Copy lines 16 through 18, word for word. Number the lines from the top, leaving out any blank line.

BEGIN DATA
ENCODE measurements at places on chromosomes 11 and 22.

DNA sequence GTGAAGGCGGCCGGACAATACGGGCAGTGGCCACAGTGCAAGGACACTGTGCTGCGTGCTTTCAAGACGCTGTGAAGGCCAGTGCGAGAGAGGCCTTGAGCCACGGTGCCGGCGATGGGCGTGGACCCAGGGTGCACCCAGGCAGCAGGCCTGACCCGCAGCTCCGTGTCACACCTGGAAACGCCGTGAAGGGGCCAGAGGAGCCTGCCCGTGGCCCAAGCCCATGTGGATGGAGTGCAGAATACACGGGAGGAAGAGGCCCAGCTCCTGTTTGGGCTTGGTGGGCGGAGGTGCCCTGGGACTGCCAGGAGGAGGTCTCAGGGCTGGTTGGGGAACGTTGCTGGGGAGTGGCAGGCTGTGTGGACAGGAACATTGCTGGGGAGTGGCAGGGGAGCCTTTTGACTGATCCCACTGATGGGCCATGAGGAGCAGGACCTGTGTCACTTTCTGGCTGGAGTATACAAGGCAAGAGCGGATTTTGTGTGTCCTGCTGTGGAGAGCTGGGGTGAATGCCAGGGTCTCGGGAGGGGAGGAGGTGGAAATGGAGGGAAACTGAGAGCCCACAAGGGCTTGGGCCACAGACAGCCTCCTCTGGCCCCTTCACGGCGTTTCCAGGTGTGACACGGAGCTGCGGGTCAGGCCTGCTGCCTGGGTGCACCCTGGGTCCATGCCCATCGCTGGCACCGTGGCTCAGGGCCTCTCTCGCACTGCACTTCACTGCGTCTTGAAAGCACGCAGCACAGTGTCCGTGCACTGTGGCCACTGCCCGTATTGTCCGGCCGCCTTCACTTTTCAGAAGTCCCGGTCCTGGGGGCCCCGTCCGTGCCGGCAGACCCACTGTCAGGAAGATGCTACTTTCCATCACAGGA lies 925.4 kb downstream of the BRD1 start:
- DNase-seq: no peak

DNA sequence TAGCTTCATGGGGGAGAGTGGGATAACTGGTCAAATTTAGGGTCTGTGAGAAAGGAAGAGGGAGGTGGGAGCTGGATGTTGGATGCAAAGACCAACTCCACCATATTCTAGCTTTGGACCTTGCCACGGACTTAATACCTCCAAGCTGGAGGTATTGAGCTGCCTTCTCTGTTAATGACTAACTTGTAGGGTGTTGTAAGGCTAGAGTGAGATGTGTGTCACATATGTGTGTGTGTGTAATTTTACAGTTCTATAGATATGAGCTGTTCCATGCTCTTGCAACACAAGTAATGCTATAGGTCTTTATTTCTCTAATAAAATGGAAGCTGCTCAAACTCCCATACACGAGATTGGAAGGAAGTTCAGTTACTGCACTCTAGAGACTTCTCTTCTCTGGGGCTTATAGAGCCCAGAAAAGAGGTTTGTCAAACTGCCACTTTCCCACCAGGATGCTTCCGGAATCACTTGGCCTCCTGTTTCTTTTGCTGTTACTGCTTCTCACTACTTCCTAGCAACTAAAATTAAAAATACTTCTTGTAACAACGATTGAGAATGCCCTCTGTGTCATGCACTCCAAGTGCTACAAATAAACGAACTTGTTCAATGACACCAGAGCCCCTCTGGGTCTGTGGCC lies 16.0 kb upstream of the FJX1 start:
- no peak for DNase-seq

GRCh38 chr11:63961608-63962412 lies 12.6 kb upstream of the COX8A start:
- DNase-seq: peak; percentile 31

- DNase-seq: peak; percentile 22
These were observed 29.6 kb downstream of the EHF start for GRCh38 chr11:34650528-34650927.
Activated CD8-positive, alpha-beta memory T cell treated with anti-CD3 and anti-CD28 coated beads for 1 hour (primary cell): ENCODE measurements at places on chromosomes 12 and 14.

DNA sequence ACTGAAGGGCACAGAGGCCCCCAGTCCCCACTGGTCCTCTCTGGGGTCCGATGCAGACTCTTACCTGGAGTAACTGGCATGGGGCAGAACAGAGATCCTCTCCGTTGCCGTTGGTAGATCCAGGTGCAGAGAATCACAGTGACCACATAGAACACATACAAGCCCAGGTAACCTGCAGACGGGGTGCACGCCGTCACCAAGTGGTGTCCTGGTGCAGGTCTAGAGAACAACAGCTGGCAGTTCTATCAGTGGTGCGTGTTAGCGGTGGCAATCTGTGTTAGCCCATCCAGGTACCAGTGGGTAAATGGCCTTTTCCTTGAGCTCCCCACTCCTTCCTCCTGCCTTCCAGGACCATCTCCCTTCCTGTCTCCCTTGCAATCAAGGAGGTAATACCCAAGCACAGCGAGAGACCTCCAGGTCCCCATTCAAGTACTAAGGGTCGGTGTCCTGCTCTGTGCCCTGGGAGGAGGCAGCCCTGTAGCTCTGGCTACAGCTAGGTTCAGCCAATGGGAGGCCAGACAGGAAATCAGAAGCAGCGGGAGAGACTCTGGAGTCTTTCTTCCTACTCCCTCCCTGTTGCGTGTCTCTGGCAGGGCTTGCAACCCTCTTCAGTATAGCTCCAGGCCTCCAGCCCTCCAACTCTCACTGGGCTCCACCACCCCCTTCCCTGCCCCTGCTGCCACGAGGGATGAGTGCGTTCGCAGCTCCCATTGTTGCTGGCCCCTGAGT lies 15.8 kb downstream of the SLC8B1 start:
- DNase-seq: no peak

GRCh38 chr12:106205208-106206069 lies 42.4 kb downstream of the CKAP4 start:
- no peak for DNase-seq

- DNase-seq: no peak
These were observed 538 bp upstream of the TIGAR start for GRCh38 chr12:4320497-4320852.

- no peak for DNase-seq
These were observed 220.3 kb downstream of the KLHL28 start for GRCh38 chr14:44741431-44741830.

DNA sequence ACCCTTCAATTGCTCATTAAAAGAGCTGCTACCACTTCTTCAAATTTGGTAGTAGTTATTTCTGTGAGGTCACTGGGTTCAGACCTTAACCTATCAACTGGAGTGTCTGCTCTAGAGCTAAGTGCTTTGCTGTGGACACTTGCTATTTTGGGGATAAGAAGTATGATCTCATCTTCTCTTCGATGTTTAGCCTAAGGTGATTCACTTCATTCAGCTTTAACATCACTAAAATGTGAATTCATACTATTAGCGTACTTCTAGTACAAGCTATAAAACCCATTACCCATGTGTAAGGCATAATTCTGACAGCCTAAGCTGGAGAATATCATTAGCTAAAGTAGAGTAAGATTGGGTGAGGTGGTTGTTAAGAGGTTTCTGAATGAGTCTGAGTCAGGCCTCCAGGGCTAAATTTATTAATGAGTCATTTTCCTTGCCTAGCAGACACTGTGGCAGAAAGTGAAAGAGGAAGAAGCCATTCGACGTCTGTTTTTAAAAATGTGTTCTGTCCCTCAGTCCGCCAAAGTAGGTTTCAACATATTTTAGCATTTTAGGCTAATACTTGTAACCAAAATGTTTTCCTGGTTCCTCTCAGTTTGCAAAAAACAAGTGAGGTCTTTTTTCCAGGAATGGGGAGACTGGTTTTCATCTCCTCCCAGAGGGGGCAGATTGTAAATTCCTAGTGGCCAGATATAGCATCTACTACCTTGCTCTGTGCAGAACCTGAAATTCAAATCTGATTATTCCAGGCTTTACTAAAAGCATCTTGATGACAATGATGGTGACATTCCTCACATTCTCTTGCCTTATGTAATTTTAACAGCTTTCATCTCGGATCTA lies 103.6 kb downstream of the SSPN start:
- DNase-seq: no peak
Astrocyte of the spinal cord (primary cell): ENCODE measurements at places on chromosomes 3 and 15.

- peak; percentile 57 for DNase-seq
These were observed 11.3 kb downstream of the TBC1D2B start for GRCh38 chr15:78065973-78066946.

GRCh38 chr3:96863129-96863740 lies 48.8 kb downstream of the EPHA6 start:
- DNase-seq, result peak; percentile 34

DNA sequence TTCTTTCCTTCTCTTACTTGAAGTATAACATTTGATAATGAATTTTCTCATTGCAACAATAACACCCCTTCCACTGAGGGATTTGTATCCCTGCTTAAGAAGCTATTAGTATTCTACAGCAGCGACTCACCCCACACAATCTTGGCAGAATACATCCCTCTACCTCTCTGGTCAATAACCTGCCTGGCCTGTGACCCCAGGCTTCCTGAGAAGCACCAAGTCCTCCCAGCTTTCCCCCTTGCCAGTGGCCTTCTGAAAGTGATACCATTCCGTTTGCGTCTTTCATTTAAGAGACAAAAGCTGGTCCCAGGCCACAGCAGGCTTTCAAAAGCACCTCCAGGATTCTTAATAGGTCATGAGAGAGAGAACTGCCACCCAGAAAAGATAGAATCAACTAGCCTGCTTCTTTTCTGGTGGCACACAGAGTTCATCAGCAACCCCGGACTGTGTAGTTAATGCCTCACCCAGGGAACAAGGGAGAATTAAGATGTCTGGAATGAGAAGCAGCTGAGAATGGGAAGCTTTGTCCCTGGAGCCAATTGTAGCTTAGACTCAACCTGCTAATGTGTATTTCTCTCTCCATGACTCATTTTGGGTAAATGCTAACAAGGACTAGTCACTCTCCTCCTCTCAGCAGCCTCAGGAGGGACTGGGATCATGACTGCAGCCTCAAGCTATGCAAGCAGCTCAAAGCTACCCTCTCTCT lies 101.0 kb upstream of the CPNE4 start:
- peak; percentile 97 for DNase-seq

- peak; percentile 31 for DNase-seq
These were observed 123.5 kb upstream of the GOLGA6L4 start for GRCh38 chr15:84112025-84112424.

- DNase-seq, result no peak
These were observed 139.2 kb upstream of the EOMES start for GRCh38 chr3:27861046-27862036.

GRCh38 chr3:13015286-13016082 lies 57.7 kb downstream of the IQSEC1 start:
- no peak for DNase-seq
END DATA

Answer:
These were observed 538 bp upstream of the TIGAR start for GRCh38 chr12:4320497-4320852.

- no peak for DNase-seq
These were observed 220.3 kb downstream of the KLHL28 start for GRCh38 chr14:44741431-44741830.